Found in the Ach Valley of southern Germany, the nearly intact five-hole flute was meticulously carved with stone tools from the hollow wing-bone of a giant vulture, says the study, published Thursday in the British journal Nature.
Fragments from three ivory flutes unearthed at the same site, along with nearby instruments not quite as old, suggest that humans who had then only recently migrated to the Upper Danube enjoyed a rich musical culture.
And a stunning female figurine from the same period found only a couple paces from the bone flute, reported last month, points to a broader artistic flowering. Indeed, the area within the cave that yielded the flutes reveals a veritable artist's atelier.
There is debris from the flint tools used to chip the instruments; traces of worked bone and ivory from mammoth, horse, reindeer and bear; and burnt bone, one of the ingredients - along with minerals, charcoal, blood and animal fats - used by Stone Age humans for cave painting.
"We can now conclude that music played an important role in Aurignacian life in the Ach and Lone valleys," commented Nicholas Conard, a professor at the University of Tübingen and lead author of the study.
Aurignacian culture flourished in western Europe during what is known as the Upper Palaeolithic period, from about 40,000 to 10,000 years ago.
The bone flute, part of a treasure trove of artifacts uncovered at the Hohle Fels Cave, was found in 12 pieces scattered over an oval area the size of a large plate. It is in superb condition and reveals many details about its manufacture.
Nearly 22 centimetres (8.7 inches) long and 2.2 centimetres (one inch) in diameter, the instrument has precisely carved markings next to four of the finger holes, probably to indicate where they should be cut. There are two deep, V-shaped notches carved into the end into which the musician blew.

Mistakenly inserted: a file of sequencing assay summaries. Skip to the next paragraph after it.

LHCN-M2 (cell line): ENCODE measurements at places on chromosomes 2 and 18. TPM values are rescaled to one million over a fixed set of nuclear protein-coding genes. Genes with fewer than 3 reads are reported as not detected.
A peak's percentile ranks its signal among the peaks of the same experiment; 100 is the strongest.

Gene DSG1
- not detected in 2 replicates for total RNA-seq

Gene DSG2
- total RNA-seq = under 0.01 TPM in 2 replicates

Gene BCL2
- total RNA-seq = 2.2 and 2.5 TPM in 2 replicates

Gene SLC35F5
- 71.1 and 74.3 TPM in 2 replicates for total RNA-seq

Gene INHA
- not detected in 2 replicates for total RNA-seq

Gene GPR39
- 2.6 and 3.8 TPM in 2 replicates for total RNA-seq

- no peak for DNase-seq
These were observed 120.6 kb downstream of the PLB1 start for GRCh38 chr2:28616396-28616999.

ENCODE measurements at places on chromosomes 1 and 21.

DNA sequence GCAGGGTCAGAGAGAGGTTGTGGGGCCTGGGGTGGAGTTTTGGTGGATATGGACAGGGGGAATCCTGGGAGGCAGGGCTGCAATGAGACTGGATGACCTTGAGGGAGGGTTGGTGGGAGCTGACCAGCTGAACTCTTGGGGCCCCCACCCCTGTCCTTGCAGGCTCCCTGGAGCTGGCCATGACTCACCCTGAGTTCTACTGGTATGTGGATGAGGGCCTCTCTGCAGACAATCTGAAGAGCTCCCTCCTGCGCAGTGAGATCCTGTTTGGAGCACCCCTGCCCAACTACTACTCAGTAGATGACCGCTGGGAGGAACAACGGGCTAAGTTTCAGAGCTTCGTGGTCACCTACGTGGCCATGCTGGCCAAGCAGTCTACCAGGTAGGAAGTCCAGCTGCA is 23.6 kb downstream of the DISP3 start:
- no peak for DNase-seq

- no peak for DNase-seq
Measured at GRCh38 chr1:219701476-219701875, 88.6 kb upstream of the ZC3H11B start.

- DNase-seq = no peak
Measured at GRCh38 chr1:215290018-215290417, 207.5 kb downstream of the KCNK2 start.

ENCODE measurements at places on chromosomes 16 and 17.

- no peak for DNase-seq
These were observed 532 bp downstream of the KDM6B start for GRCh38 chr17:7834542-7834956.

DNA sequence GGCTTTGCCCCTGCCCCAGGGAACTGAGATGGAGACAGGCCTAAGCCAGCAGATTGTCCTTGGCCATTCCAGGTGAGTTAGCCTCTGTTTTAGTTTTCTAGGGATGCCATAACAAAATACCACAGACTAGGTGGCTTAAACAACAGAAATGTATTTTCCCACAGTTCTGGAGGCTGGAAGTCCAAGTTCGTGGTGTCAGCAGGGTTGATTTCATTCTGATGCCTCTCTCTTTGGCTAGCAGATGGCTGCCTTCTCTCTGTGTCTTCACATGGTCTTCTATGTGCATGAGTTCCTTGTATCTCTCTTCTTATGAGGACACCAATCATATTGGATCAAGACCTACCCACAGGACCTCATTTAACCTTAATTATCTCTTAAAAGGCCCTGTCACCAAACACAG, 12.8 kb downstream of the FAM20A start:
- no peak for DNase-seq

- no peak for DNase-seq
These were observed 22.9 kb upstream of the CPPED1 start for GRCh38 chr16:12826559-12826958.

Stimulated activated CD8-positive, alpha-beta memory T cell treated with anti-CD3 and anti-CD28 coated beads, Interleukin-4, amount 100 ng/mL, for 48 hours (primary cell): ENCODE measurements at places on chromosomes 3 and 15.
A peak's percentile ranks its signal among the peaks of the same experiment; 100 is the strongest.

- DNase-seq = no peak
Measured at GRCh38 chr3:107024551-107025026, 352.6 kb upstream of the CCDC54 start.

Conard reports that a playable replica of the flute has not yet been made, but says it is likely to produce a range of notes comparable to many modern types of flute.
The technique for making the ivory flutes - of which only a few fragments remain - is far more complicated, according to the study.
First the craftsman would have hewn the rough shape of the instrument from a solid, naturally curved piece of tusk. Then the piece of ivory was split lengthwise, the halves hollowed out, and the holes carved. Finally the two halves of the flute were rejoined with some kind of glue to form an air-tight seal.
Using radiocarbon dating techniques, Conard calculated that the newly discovered bone and ivory flutes were made at least 35,000 years ago, pushing back the age of the oldest known instrument by some 5,000 years.
Conard speculates that late Stone Age music did not contribute directly to the evolutionary success of the first modern humans. But it may have given them a slight edge over neighbouring Neanderthals, who died out even as Homo sapiens sapiens flourished.
"Upper Palaeolithic music could have contributed to the maintenance of large social networks, and thereby have helped facilitate the demographic and territorial expansion of modern humans" compared to the more "culturally conservative" and isolated Neanderthals, he said.
Scientists have long speculated that Neanderthals played music too, but no evidence of their musicality has been found so far.